This book has been saved
Highlights (0)
Some of your highlights are legacy items.

Highlights saved before July 30, 2012 will not be displayed on their respective source pages.

You can easily re-create the highlights by opening the book page or article, selecting the text, and clicking “Highlight.”

Citations (0)
Some of your citations are legacy items.

Any citation created before July 30, 2012 will labeled as a “Cited page.” New citations will be saved as cited passages, pages or articles.

We also added the ability to view new citations from your projects or the book or article where you created them.

Notes (0)
Bookmarks (0)

You have no saved items from this book

Project items include:
  • Saved book/article
  • Highlights
  • Quotes/citations
  • Notes
  • Bookmarks
Notes
Cite this page

Cited page

Style
Citations are available only to our active members.
Sign up now to cite pages or passages in MLA, APA and Chicago citation styles.

(Einhorn, 1992, p. 25)

(Einhorn 25)

1

1. Lois J. Einhorn, Abraham Lincoln, the Orator: Penetrating the Lincoln Legend (Westport, CT: Greenwood Press, 1992), 25, http://www.questia.com/read/27419298.

Cited page

Bookmark this page
Participatory Evaluation in Education: Studies in Evaluation Use and Organizational Learning
Settings

Settings

Typeface
Text size Smaller Larger
Search within

Search within this book

Look up

Look up a word

  • Dictionary
  • Thesaurus
Please submit a word or phrase above.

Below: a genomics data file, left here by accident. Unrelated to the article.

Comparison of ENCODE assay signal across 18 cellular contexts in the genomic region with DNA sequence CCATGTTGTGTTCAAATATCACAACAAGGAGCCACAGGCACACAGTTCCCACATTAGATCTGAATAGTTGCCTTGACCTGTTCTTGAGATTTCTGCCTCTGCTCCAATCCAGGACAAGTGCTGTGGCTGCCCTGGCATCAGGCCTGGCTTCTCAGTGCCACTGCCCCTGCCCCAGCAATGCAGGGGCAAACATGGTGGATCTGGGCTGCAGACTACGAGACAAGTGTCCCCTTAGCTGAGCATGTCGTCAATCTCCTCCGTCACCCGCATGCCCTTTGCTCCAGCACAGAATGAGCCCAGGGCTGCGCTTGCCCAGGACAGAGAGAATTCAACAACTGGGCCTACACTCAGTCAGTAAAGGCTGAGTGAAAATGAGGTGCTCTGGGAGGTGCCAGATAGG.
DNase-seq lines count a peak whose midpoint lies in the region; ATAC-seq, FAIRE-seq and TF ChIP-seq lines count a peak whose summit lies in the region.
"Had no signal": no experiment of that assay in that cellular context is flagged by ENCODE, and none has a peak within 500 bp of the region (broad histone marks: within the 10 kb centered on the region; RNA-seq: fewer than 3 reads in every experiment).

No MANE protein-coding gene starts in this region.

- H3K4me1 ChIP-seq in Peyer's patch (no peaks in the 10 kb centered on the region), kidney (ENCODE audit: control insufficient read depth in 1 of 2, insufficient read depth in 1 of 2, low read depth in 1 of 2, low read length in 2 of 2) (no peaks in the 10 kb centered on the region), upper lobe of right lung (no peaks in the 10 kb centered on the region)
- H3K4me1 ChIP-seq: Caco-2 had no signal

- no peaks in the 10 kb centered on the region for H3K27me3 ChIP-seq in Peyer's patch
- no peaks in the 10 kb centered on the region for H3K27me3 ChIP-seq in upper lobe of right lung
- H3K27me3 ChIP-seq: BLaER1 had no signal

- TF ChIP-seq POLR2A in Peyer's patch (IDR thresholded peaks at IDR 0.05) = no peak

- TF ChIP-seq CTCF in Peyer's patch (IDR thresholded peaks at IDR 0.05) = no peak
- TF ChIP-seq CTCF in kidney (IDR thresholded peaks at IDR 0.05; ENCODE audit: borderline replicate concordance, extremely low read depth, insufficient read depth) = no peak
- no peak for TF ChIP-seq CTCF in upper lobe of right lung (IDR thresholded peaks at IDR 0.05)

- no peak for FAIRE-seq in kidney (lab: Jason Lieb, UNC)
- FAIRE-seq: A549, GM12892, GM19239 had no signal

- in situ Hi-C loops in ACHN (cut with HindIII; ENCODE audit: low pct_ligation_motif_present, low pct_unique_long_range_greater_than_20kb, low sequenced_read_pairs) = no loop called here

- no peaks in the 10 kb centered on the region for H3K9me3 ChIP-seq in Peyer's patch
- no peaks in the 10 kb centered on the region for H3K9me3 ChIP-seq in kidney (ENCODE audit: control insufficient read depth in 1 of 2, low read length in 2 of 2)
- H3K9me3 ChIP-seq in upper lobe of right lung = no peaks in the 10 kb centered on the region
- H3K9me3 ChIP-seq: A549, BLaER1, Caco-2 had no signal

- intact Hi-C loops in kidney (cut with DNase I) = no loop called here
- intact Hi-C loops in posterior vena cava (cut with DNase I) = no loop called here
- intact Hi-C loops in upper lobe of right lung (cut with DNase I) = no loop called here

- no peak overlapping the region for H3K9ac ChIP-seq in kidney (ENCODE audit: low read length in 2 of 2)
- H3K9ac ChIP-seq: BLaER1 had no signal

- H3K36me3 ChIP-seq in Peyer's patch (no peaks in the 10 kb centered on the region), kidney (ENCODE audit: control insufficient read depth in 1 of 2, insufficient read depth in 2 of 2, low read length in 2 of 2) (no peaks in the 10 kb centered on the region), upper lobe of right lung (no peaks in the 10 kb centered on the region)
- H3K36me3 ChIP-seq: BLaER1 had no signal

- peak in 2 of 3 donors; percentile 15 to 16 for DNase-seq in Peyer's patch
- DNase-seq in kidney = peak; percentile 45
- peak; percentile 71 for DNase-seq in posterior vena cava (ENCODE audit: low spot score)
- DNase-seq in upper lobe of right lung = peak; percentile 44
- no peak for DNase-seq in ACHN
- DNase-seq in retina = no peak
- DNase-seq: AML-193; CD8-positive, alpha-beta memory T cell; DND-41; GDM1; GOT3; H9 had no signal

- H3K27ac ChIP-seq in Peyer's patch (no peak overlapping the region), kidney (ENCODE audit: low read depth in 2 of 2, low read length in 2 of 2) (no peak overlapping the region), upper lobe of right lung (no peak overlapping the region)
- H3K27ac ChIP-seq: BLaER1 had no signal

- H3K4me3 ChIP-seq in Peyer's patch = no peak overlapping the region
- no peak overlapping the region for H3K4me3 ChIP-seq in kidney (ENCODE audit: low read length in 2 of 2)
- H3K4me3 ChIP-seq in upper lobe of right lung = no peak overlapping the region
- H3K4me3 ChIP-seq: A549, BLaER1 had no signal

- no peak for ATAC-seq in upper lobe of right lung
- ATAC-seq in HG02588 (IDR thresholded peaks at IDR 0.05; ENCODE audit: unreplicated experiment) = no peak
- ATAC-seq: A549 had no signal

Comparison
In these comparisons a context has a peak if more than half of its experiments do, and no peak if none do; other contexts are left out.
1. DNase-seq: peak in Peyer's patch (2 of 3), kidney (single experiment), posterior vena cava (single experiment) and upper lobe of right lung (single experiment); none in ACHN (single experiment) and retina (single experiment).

Print this page

Print this page

Why can't I print more than one page at a time?

Full screen
/ 192

matching results for page

Cited passage

Style
Citations are available only to our active members.
Sign up now to cite pages or passages in MLA, APA and Chicago citation styles.

"Portraying himself as an honest, ordinary person helped Lincoln identify with his audiences." (Einhorn, 1992, p. 25).

"Portraying himself as an honest, ordinary person helped Lincoln identify with his audiences." (Einhorn 25)

"Portraying himself as an honest, ordinary person helped Lincoln identify with his audiences."1

1. Lois J. Einhorn, Abraham Lincoln, the Orator: Penetrating the Lincoln Legend (Westport, CT: Greenwood Press, 1992), 25, http://www.questia.com/read/27419298.

Cited passage

Welcome to the new Questia Reader

The Questia Reader has been updated to provide you with an even better online reading experience.  It is now 100% Responsive, which means you can read our books and articles on any sized device you wish.  All of your favorite tools like notes, highlights, and citations are still here, but the way you select text has been updated to be easier to use, especially on touchscreen devices.  Here's how:

1. Click or tap the first word you want to select.
2. Click or tap the last word you want to select.

OK, got it!

Thanks for trying Questia!

Please continue trying out our research tools, but please note, full functionality is available only to our active members.

Your work will be lost once you leave this Web page.

For full access in an ad-free environment, sign up now for a FREE, 1-day trial.

Already a member? Log in now.